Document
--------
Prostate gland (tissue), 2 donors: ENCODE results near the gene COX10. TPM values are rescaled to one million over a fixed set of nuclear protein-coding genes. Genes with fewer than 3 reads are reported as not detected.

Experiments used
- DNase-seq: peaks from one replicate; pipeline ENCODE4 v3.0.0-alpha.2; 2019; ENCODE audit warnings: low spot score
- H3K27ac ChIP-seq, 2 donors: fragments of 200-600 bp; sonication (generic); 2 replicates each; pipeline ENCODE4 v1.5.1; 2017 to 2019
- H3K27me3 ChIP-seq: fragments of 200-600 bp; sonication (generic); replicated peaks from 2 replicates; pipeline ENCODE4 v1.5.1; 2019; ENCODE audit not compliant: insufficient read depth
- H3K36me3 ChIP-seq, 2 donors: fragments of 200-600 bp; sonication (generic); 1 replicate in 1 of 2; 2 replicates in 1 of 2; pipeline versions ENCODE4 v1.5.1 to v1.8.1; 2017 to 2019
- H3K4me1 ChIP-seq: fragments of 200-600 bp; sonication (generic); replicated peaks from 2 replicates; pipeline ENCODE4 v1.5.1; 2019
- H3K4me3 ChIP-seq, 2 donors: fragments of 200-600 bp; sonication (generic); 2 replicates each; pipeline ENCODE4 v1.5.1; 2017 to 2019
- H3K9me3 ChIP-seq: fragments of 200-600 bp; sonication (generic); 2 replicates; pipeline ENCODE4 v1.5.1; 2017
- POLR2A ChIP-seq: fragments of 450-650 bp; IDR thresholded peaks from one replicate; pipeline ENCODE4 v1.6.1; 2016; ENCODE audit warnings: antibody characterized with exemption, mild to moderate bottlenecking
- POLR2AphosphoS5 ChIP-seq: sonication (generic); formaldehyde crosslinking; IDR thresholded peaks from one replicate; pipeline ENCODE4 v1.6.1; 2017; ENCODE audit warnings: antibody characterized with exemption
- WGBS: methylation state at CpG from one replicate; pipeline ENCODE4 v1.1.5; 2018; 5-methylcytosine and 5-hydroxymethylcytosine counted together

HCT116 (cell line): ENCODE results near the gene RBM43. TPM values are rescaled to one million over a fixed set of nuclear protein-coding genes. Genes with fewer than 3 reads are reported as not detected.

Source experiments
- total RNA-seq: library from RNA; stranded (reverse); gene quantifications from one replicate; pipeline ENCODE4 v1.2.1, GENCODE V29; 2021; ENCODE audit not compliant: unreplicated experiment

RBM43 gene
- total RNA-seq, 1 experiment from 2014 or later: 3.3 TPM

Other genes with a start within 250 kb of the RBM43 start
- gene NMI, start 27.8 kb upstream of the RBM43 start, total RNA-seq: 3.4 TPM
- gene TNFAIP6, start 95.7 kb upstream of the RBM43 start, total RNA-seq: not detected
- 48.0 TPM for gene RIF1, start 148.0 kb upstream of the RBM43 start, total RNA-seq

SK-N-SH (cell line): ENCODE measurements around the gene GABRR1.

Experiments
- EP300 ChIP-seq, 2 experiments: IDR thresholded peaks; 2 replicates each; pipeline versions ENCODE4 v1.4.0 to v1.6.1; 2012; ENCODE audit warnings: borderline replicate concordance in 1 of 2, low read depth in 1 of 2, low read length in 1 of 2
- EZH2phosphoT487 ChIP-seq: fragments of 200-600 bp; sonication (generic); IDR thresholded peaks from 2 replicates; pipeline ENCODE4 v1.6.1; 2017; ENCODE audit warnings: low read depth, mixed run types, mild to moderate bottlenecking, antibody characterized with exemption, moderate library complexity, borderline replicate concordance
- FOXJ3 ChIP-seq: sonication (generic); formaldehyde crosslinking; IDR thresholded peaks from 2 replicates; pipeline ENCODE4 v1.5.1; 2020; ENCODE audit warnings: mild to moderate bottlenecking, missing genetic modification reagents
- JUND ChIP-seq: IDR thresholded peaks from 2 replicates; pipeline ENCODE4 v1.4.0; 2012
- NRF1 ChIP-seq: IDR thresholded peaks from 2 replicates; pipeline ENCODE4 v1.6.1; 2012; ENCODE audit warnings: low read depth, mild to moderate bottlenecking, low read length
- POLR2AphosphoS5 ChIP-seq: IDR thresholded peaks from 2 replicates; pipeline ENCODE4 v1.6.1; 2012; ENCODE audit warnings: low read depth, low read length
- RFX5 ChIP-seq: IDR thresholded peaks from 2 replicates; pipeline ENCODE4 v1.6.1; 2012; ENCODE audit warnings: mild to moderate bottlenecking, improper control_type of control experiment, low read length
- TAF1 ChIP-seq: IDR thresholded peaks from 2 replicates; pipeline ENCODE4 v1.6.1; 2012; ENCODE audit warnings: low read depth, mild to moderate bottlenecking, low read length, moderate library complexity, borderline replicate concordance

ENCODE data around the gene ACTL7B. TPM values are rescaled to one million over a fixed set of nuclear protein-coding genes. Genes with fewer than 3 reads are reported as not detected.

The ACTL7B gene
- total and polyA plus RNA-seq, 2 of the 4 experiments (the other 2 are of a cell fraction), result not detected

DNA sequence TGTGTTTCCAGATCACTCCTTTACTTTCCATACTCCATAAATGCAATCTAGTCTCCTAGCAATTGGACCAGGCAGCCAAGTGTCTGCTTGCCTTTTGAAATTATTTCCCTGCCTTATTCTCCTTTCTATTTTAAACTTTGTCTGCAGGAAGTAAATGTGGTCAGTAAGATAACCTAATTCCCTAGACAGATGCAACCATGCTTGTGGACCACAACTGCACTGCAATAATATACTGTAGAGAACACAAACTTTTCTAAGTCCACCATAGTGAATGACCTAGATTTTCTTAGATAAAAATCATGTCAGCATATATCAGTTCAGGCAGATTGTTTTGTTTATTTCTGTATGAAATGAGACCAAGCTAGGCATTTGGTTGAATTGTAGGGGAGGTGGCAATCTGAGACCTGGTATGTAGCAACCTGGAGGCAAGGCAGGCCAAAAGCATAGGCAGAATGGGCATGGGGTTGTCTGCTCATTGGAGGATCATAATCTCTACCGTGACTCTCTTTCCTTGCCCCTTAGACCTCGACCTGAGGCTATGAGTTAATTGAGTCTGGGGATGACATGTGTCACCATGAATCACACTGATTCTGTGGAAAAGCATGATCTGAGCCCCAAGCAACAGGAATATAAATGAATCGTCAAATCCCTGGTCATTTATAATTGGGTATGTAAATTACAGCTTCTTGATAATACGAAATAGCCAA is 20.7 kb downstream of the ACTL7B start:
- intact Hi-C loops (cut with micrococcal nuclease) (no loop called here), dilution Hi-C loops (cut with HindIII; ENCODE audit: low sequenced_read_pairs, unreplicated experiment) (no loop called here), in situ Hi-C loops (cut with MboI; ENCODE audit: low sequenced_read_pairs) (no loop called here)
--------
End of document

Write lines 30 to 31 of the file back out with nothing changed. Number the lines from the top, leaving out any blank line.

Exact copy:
- RFX5 ChIP-seq: IDR thresholded peaks from 2 replicates; pipeline ENCODE4 v1.6.1; 2012; ENCODE audit warnings: mild to moderate bottlenecking, improper control_type of control experiment, low read length
- TAF1 ChIP-seq: IDR thresholded peaks from 2 replicates; pipeline ENCODE4 v1.6.1; 2012; ENCODE audit warnings: low read depth, mild to moderate bottlenecking, low read length, moderate library complexity, borderline replicate concordance